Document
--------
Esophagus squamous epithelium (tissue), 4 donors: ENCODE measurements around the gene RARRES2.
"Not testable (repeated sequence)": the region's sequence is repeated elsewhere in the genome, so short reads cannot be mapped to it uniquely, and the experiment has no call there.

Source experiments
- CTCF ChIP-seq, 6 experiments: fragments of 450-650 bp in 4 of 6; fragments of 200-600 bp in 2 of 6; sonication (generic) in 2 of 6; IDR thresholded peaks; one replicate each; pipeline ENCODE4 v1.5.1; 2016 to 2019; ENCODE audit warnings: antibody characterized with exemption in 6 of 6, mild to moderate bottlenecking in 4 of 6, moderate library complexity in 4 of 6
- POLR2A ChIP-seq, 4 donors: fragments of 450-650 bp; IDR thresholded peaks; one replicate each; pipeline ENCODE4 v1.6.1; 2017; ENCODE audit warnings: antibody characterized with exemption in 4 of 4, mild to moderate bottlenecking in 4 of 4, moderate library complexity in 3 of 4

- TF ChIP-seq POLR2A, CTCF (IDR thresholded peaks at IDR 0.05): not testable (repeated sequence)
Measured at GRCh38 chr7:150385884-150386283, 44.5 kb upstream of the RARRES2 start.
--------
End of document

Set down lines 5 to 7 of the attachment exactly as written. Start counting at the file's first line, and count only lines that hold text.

- POLR2A ChIP-seq, 4 donors: fragments of 450-650 bp; IDR thresholded peaks; one replicate each; pipeline ENCODE4 v1.6.1; 2017; ENCODE audit warnings: antibody characterized with exemption in 4 of 4, mild to moderate bottlenecking in 4 of 4, moderate library complexity in 3 of 4

- TF ChIP-seq POLR2A, CTCF (IDR thresholded peaks at IDR 0.05): not testable (repeated sequence)
Measured at GRCh38 chr7:150385884-150386283, 44.5 kb upstream of the RARRES2 start.